Washington D.C., October 26, 2007 —
IFC, a member of the World Bank Group has signed an agreement to support
the construction of Chile’s La Confluencia hydropower project to help
meet the country’s increasing energy needs. This project will provide
clean, renewable power and help lower energy prices.
La Confluencia is a 158 megawatt run-of-river hydroelectric power plant
to be built in the Tinguiririca valley, about 150 km south of Santiago.
It is upstream of the IFC-financed La Higuera hydropower plant project,
which is under construction by the same sponsors. As the project’s
water inflows are determined primarily by melting snow, La Confluencia
is expected to dispatch at full load during the dry season when water levels
in the system are below average.
The project is being developed by a 50/50 consortium comprising Australia’s
Pacific Hydro Pty Ltd (Pacific Hydro) and Statkraft Norfund Power Invest
AS (SNPI) of Norway. IFC’s $208 million financing package will consist
of an $83 million loan for IFC’s own account and a $125 million loan for
the account of participating banks, including DnB NOR Bank, HSH
Nordbank, Nordea Bank, Banco Santander, and SEB.
Rashad Kaldany, IFC Director for Infrastructure, said, “Using indigenous
renewable resources, La Confluencia will help Chile meet a growing demand
for power and improve the country's energy security. The project will also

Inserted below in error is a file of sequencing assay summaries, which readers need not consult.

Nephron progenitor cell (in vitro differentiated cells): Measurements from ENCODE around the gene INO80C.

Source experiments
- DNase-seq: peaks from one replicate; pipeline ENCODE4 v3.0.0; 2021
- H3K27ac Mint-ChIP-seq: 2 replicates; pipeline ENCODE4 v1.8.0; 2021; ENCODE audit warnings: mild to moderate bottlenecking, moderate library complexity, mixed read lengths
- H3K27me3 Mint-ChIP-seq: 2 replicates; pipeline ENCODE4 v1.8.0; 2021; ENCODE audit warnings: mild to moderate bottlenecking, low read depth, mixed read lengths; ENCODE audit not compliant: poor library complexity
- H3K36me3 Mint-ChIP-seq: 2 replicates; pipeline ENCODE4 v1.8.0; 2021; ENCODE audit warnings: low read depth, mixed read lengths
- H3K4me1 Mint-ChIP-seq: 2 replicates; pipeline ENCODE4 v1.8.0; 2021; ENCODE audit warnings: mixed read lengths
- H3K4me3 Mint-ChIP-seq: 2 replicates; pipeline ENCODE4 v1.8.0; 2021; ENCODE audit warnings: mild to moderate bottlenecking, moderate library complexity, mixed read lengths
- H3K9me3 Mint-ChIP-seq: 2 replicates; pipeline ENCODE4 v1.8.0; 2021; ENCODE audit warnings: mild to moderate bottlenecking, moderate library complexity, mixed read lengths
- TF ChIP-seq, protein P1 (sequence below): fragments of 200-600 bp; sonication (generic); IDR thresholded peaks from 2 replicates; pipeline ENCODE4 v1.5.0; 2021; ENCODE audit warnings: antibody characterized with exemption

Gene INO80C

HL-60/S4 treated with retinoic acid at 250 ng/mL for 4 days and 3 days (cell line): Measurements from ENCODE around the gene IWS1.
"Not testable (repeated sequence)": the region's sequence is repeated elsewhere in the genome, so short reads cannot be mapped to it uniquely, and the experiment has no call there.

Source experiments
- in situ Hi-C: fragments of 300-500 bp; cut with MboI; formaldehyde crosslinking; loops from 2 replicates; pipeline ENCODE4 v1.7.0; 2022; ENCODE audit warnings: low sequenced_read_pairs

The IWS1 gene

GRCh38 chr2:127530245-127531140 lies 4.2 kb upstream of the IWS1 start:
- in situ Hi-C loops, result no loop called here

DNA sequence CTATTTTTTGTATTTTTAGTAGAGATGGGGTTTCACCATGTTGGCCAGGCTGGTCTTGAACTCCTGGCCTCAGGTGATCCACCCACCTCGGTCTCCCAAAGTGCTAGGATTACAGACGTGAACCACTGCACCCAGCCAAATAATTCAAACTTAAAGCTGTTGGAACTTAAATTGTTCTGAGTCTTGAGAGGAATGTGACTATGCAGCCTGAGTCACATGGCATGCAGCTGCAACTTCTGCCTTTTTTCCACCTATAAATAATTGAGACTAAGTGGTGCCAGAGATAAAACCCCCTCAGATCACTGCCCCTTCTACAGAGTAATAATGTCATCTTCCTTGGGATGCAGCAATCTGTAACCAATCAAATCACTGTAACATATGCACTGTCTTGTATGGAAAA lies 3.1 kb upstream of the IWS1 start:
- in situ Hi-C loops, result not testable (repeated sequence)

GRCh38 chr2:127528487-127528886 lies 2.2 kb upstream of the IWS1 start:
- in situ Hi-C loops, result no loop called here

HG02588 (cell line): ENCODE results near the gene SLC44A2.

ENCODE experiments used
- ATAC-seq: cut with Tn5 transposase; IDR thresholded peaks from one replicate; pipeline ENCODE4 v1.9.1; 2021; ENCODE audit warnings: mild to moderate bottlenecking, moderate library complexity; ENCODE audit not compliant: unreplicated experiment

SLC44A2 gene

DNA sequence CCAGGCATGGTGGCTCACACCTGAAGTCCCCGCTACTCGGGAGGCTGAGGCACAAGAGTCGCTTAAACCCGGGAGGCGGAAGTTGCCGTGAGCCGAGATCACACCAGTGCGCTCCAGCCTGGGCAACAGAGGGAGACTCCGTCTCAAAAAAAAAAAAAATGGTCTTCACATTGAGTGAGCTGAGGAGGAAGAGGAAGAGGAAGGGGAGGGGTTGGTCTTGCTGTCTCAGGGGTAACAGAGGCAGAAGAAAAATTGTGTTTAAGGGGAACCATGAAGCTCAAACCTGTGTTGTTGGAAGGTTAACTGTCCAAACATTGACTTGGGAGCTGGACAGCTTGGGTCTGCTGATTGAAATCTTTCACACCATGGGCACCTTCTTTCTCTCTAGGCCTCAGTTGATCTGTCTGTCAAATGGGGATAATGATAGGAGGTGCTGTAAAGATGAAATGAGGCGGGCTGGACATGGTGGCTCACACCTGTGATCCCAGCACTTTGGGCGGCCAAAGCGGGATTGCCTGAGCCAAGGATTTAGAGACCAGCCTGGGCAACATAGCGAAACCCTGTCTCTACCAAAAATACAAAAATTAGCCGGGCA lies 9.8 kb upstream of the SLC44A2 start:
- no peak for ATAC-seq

help reduce carbon emissions that are associated with power generation.
We are happy to continue building our partnership with Pacific Hydro and
Statkraft Norfund Power Invest.”
Atul Mehta, IFC Director for Latin America and the Caribbean, noted, “This
project supports the government of Chile's goal of increasing energy supply
and, more specifically, renewable energy. This is a high development
impact project in a key sector of the country’s economy, and IFC is very
pleased to be supporting it.”
IFC, a member of the World Bank Group, fosters sustainable economic growth
in developing countries by financing private sector investment, mobilizing
private capital in local and international financial markets, and providing
advisory and risk mitigation services to businesses and governments. IFC’s
vision is that poor people have the opportunity to escape poverty and improve
their lives. In FY07, IFC committed $8.2 billion and mobilized an additional
$3.9 billion through loan participations and structured finance for 299
investments in 69 developing countries. IFC also provided advisory services
in 97 countries. For more information, visit www.ifc.org.
About the Sponsors
Pacific Hydro is an Australian renewable energy company that was founded
in 1992. Since that time, Pacific Hydro has developed an extensive range
of hydro and wind projects in Australia and around the world. Pacific Hydro
has a policy of not building new dams, ensuring all hydro projects have
made use of either existing irrigation dams or run-of-water flows.
SNPI was established in 2002 as a joint venture between Statkraft SF and
the Norwegian Investment Fund for Developing Countries. Its objective is
to develop, own, and operate environmentally friendly hydropower assets
that contribute to economic growth and sustainable development in emerging